Sometimes it’s nice to get another perspective, other times it’s downright satisfying to have someone else agree with you. Ninety-five percent of the time mainstream media tells the story that needs to be heard, and when it comes to news stories, many of us hear what we want to hear anyhow. That is, we take away from a story what we want to take away from it. But if you're in the market for well-researched, articulate articles by writer-activists with true convictions (who are not afraid to speak their minds) then seek out Z Magazine.
Readers Beware: Articles in Z Magazine contain the occasional slam on mainstream media as well as talk of the Democratic Party’s failings. For example, in discussion of polling data meant to gauge the U.S. population's stance on The Big Issues, including jobs, the deficit, health care and entitlement benefits, Edward S. Herman writes in "Reflections on the U.S. Counterrevolution" that "mainstream media, as part of the elite, play down or misrepresent these poll results."
Paul Street's "The Meaning of Madison" offers many perspectives including Street's own firsthand account of a protest where pro-labor activists rallied against Wisconsin Governor Scott Walker’s attack on public sector union collective bargaining rights. Being there, Street is able to tell us that "on Saturday, February 19, a day when Tea Party activists vowed to hold a rally in support of Walker […] The Tea Party Contingent was outnumbered at least 60 to 1—unreported in Chicago's evening news broadcasts, which portrayed the day as pitting 2 roughly equivalent protests against one another."
The June 2011 issue opens with a memorial to the late Hazel Dickens. Recalling the life of this musician in particular highlights the type of voices Z Magazine seeks to feature. Dickens grew up in Appalachia and wrote songs to express the plight of the downtrodden, the working poor, the existence of life in coal mining towns, and aimed to promote feminist ideals. Also in this issue, Shahin Cole and Juan Cole discuss the recent uprisings in an article entitled "The Missing Story from the Middle East." Here, the authors discuss how the role of women in these uprisings has been understated. Moreover, that these courageous women faced adversity even from other protestors: "attacked by militant religious young men who shouted that they should go home and do the laundry." The article's authors also point to the lack of women in positions to represent their government: "In preparation for September elections in Egypt...only one woman (a Mubarak holdover at that) was appointed to the 29-person interim cabinet."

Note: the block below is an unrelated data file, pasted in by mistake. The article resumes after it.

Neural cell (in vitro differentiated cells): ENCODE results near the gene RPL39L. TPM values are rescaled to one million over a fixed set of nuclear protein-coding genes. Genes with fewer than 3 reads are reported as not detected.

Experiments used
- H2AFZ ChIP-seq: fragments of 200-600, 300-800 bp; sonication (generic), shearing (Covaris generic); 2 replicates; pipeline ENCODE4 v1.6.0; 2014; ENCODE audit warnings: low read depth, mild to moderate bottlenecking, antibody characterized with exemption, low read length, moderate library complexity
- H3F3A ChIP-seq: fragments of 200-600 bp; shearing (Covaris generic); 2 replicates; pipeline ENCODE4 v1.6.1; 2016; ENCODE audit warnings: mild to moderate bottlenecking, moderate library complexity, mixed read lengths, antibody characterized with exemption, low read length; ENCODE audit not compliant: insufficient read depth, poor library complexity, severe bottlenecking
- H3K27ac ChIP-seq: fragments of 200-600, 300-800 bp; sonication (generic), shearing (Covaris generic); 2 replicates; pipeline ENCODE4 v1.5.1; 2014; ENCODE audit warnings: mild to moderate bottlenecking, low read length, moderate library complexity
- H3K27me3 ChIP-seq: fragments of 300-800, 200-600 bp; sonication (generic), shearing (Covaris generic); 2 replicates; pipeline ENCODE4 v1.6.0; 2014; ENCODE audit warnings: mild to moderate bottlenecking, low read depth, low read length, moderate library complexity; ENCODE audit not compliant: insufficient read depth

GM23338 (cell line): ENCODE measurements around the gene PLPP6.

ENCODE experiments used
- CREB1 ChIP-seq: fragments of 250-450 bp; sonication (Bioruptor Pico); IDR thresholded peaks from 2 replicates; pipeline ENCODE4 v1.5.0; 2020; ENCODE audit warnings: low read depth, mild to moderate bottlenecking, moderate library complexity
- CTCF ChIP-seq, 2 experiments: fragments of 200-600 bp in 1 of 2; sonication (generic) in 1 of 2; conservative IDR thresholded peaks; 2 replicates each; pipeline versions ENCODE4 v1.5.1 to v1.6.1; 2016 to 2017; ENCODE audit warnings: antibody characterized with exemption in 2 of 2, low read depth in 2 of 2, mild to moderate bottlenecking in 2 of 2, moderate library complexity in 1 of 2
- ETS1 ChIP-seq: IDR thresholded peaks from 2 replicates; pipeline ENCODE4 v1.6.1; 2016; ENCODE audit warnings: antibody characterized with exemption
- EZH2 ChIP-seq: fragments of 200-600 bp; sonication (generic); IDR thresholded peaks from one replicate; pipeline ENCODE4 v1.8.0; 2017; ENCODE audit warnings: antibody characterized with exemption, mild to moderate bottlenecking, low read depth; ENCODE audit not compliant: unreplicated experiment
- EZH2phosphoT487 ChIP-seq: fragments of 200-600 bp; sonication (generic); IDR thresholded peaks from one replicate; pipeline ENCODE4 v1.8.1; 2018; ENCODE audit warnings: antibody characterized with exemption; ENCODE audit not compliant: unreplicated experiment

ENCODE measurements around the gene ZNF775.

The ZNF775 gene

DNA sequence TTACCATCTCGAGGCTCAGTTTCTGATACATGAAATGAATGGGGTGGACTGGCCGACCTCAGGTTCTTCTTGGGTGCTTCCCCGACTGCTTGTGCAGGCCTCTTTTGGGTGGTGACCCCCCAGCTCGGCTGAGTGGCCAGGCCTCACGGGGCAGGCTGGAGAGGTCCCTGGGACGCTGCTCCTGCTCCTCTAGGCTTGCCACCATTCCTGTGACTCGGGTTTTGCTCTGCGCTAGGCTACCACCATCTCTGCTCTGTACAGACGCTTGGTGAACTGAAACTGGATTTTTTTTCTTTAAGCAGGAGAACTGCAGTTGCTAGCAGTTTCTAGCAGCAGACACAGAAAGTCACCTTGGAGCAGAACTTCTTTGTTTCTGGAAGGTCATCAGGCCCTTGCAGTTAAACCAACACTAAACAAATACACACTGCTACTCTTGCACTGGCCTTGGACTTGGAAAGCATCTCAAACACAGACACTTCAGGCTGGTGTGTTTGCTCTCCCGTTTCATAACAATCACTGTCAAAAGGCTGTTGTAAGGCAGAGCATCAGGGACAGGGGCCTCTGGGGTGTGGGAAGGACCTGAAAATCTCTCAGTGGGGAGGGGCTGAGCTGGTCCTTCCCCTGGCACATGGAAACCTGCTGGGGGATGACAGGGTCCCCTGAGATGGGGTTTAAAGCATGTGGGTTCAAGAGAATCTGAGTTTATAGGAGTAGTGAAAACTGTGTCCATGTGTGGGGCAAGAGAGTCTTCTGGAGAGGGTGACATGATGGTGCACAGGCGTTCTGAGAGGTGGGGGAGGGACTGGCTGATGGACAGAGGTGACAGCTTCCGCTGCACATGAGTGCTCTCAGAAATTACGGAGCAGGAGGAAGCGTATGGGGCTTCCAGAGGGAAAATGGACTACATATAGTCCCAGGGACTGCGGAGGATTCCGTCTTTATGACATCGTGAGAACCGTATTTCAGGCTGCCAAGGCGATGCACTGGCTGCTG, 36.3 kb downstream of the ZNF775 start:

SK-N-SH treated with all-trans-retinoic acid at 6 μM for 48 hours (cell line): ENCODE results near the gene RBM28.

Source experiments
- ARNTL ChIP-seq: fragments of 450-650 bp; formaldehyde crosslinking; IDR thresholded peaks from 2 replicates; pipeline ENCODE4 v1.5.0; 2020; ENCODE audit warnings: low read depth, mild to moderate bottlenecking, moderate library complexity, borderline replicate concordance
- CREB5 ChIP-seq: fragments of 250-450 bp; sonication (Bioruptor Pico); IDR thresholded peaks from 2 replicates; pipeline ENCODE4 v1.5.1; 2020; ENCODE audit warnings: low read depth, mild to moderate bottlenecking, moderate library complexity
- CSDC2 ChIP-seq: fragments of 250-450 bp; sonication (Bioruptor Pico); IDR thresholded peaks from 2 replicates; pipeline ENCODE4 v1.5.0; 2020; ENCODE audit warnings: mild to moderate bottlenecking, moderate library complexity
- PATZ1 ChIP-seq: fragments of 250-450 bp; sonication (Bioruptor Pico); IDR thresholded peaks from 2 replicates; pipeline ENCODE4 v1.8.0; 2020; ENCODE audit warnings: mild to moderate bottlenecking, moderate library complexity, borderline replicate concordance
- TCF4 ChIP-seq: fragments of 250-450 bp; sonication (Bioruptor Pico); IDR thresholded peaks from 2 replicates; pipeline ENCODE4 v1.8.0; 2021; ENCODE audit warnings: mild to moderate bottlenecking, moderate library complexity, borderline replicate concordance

One of the most entertaining reads in this issue is Don Monkerud's commentary, "Buy Cable TV, Get a Free Gun: Welcome to the New America." In his article, which comes under the banner "Bizarre Politics," we learn that the article’s title refers to a deal offered by a Montana RadioShack, "a gun with every purchase of Dish Network." Monkerud goes on to aggregate poignant snippets of nefarious GOP dealings. He delivers this information with a light tone while exposing a rather dark portrait of American political climate in recent times.
Z Magazine publishes 11 issues a year, each forty-eight pages in length. The magazine addresses current national and world issues through what is, generally speaking, a progressive lens. Inside the front flap of each issue is a mission statement explaining that, "Z Magazine is an independent magazine of critical thinking on political, culture, social, and economic life in the U.S. It sees the racial, gender, class, and political dimensions of personal life as fundamental to understanding and improving contemporary circumstances; and it aims to assist activist efforts for a better future." While Z Magazine posits itself as a radical voice, the magazine content will be of interest to many readers who even somewhat lean to the left. The articles are written for a general readership that has at least some familiarity with current social and political issues. The layout of the magazine is inviting with a hefty dose of political cartoons that are far more biting than the "funnies" in mainstream publications.
Z Magazine, founded in 1987, is a division of South End Press, a publishing house that according to the Z Communications website was "founded to raise consciousness about class, gender, race, and power and to provided information, analysis, and vision to help activism." The website calls Z magazine a "radical print and online periodical" [emphasis added] and that the name "was inspired by the movie Z, directed by Costa-Gavras, that tells the story of repression and resistance in Greece."